We talk with our clients about three overarching dynamics – empowerment, purpose and health. Empowerment is simply the fact that unprecedented access to information is putting consumers in charge of the marketplace. Purpose is a newfound priority on the quality of life not the quantity of stuff, and so people are actively seeking more meaning and fulfillment in their lives. And multiple pressures, some demographic, some regulatory, some economic, are putting a premium on better health, particularly better preventive health which is one of the key initiatives in our business right now.

The full HenleyMail can be downloaded here. If you want to sign up to the newsletter, which is an occasional publication, you can do that here.

The painting at the top of the post is by the American painter Debora Gilbert Ryan: ” I did this series of rather simple encaustic and oil paintings … in the mid-1970’s. People liked them a lot until I told them they were paintings of envelopes. In certain circles, any sort of representation was looked down upon.”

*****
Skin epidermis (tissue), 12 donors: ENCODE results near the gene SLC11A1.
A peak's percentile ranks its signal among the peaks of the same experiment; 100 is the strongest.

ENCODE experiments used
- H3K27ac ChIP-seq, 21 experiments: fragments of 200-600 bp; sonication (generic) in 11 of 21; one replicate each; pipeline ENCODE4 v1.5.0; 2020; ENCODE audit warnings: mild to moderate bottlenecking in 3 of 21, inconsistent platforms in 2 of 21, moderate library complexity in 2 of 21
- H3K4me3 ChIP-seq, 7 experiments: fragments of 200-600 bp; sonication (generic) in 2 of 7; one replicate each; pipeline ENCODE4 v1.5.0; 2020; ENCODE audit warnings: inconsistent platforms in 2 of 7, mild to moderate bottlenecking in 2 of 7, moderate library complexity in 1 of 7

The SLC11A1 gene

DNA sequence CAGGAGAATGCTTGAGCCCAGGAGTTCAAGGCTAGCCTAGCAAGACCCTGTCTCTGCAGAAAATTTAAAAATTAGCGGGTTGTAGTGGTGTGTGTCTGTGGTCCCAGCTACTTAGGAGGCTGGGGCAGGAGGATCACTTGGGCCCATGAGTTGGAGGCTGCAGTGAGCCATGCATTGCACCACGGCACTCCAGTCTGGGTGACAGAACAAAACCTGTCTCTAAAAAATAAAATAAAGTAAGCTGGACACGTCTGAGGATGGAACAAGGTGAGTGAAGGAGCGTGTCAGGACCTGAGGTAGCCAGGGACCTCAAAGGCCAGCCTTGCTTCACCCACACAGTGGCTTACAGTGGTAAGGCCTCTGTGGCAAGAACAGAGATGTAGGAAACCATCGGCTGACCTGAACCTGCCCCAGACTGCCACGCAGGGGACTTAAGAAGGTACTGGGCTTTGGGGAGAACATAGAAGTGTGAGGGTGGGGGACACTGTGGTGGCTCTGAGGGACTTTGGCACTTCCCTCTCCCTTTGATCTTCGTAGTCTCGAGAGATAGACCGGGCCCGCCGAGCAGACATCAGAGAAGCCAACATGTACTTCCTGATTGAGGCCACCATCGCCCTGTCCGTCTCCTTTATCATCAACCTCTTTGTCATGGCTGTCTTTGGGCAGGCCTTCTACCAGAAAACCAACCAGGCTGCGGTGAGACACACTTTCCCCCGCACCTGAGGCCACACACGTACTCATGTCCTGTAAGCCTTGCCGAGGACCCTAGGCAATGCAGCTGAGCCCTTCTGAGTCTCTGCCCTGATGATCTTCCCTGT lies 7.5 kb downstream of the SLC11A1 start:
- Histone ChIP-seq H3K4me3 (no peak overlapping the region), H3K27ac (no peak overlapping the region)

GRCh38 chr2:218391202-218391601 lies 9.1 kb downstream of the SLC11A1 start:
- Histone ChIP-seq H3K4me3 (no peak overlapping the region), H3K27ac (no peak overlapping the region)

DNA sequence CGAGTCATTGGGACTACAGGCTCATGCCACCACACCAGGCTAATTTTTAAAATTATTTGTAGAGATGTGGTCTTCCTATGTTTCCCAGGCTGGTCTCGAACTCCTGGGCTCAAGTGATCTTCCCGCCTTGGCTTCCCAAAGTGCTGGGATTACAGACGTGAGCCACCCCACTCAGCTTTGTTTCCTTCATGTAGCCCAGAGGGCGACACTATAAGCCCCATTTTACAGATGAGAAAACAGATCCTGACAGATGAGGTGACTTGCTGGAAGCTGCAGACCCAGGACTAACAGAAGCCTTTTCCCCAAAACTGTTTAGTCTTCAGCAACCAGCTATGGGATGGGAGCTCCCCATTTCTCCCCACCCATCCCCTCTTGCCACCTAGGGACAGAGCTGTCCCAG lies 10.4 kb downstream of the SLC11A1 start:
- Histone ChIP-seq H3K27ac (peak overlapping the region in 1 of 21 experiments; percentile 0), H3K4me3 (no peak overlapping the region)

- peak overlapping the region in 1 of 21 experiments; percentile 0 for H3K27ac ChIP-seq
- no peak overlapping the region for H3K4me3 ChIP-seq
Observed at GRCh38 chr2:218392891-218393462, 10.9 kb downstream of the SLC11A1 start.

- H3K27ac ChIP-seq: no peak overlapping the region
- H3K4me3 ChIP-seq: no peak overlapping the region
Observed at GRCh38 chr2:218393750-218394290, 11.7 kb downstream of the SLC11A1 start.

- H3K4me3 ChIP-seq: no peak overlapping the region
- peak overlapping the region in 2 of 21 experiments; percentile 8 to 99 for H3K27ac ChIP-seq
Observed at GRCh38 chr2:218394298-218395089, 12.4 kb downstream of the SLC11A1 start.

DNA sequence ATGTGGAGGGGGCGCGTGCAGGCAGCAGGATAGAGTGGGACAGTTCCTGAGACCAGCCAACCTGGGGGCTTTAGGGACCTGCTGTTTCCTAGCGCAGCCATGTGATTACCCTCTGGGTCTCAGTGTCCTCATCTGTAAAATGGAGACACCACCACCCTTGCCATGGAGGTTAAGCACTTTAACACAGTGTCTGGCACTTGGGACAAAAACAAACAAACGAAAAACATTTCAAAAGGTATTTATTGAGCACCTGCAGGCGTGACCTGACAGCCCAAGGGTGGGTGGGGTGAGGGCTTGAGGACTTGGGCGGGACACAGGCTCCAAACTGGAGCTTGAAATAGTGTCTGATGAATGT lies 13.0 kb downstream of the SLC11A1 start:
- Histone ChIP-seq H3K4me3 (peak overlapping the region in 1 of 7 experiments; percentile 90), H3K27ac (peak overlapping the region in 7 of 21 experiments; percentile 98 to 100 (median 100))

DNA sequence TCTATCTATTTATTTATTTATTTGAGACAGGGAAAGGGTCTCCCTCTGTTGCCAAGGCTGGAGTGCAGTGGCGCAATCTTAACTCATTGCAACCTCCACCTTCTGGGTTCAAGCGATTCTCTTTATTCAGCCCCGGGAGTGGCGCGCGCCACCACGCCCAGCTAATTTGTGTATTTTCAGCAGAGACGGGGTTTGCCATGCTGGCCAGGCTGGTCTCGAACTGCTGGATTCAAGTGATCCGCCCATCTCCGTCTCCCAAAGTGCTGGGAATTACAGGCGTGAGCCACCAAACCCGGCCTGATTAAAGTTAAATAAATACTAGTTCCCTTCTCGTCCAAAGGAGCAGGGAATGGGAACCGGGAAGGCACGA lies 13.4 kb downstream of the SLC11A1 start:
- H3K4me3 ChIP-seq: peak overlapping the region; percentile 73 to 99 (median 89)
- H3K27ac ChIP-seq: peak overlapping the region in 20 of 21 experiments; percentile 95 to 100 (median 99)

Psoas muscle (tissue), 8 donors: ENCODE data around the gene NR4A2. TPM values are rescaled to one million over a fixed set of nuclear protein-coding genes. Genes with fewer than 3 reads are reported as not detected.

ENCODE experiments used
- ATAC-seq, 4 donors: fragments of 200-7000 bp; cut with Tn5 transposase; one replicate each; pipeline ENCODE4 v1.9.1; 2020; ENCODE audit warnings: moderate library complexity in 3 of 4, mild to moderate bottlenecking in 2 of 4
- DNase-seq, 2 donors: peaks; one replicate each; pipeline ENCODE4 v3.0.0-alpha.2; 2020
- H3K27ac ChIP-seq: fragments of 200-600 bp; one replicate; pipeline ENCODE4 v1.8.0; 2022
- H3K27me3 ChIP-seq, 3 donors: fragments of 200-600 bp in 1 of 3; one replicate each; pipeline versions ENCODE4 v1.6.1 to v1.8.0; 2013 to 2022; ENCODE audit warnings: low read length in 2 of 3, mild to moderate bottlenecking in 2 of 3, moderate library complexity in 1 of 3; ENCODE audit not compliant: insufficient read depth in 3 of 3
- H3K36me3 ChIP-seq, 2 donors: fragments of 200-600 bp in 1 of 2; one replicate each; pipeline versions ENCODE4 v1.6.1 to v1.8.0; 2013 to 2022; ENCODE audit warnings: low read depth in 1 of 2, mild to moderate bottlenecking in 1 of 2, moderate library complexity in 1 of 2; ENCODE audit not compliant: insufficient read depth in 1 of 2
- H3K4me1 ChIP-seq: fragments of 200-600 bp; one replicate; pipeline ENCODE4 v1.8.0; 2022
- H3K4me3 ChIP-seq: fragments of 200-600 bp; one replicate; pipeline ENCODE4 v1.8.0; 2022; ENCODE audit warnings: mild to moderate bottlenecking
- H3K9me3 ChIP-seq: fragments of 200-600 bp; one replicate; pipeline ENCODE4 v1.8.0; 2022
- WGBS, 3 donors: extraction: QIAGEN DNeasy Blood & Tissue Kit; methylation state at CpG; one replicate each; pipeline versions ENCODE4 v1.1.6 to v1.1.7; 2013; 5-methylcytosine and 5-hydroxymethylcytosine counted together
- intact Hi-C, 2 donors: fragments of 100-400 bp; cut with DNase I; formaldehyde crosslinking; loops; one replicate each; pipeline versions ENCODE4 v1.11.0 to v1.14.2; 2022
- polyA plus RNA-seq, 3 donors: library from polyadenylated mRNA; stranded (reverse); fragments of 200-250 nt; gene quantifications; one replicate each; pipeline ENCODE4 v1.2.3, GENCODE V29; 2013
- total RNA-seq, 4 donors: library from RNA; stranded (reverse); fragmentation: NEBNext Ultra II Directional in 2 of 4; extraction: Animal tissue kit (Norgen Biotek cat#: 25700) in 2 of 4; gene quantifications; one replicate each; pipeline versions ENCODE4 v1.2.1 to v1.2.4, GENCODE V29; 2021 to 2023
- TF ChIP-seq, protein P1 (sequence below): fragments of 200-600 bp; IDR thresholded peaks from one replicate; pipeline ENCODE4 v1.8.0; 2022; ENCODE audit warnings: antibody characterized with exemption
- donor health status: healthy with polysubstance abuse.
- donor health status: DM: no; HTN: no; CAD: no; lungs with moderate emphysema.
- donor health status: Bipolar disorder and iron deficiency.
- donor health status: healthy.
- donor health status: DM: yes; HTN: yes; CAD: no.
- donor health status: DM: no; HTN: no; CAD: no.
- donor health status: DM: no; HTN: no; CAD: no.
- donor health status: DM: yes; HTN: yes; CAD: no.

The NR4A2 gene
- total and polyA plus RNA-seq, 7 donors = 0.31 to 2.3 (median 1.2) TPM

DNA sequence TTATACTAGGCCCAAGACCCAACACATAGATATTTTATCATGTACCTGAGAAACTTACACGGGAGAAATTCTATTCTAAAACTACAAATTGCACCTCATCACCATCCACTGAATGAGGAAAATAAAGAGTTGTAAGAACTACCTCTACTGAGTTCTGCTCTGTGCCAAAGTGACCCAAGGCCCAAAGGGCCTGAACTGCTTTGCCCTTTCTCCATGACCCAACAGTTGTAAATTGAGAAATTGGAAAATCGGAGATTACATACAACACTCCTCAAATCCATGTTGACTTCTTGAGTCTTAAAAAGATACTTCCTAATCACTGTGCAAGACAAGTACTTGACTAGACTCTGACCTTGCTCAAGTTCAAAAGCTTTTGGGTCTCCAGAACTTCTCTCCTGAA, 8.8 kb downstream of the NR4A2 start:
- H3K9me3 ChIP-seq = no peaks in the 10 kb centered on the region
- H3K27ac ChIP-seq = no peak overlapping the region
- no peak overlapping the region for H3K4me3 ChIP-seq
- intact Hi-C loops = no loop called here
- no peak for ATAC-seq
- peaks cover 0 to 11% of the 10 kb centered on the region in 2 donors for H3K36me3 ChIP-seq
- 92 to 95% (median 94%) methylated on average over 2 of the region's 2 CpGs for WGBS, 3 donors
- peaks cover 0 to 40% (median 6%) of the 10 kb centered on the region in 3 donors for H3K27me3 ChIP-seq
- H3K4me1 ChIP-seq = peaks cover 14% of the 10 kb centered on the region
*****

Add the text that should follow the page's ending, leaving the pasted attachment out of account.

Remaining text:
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20 June 2008 at 4:21 pm Leave a comment

The credit crunch and UK financial attitudes

HCHLV Financial Segmentation

Trevor Harvey writes:

We have a longstanding segmentation which helps us, and our clients, to understand consumer attitudes to financial services, so we have used it to explore attitudes to the credit crunch. The segmentation tests for levels of involvement in financial provision, along with levels of risk one is willing to accept. (The current segment sizes are above, along with the original percentages when we first built it ten years ago.) ‘Pressured providers’, the largest segment, are engaged with their finances because they have to be.